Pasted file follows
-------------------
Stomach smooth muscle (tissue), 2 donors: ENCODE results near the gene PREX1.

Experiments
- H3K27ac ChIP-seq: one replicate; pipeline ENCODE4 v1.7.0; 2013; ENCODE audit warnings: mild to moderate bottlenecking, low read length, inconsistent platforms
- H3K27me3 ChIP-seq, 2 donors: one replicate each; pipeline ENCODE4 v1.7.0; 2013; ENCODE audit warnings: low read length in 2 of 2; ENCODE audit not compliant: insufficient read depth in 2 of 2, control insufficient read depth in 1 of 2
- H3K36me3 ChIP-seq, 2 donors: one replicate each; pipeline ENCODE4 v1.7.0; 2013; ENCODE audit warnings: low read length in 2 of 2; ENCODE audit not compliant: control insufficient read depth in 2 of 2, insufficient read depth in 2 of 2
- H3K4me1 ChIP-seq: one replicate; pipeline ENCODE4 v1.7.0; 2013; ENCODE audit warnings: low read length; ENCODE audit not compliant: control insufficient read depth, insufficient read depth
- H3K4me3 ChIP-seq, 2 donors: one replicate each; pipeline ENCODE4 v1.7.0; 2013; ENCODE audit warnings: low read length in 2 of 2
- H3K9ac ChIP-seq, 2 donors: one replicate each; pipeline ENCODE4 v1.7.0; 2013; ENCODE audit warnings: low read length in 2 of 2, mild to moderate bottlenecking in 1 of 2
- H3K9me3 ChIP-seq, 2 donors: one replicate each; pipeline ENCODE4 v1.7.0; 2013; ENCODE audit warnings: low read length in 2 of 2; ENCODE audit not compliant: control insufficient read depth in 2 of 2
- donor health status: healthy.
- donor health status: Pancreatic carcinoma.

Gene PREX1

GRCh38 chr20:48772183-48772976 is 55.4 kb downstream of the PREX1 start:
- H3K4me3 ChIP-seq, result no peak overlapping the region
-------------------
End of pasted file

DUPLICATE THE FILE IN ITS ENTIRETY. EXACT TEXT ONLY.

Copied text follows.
Stomach smooth muscle (tissue), 2 donors: ENCODE results near the gene PREX1.

Experiments
- H3K27ac ChIP-seq: one replicate; pipeline ENCODE4 v1.7.0; 2013; ENCODE audit warnings: mild to moderate bottlenecking, low read length, inconsistent platforms
- H3K27me3 ChIP-seq, 2 donors: one replicate each; pipeline ENCODE4 v1.7.0; 2013; ENCODE audit warnings: low read length in 2 of 2; ENCODE audit not compliant: insufficient read depth in 2 of 2, control insufficient read depth in 1 of 2
- H3K36me3 ChIP-seq, 2 donors: one replicate each; pipeline ENCODE4 v1.7.0; 2013; ENCODE audit warnings: low read length in 2 of 2; ENCODE audit not compliant: control insufficient read depth in 2 of 2, insufficient read depth in 2 of 2
- H3K4me1 ChIP-seq: one replicate; pipeline ENCODE4 v1.7.0; 2013; ENCODE audit warnings: low read length; ENCODE audit not compliant: control insufficient read depth, insufficient read depth
- H3K4me3 ChIP-seq, 2 donors: one replicate each; pipeline ENCODE4 v1.7.0; 2013; ENCODE audit warnings: low read length in 2 of 2
- H3K9ac ChIP-seq, 2 donors: one replicate each; pipeline ENCODE4 v1.7.0; 2013; ENCODE audit warnings: low read length in 2 of 2, mild to moderate bottlenecking in 1 of 2
- H3K9me3 ChIP-seq, 2 donors: one replicate each; pipeline ENCODE4 v1.7.0; 2013; ENCODE audit warnings: low read length in 2 of 2; ENCODE audit not compliant: control insufficient read depth in 2 of 2
- donor health status: healthy.
- donor health status: Pancreatic carcinoma.

Gene PREX1

GRCh38 chr20:48772183-48772976 is 55.4 kb downstream of the PREX1 start:
- H3K4me3 ChIP-seq, result no peak overlapping the region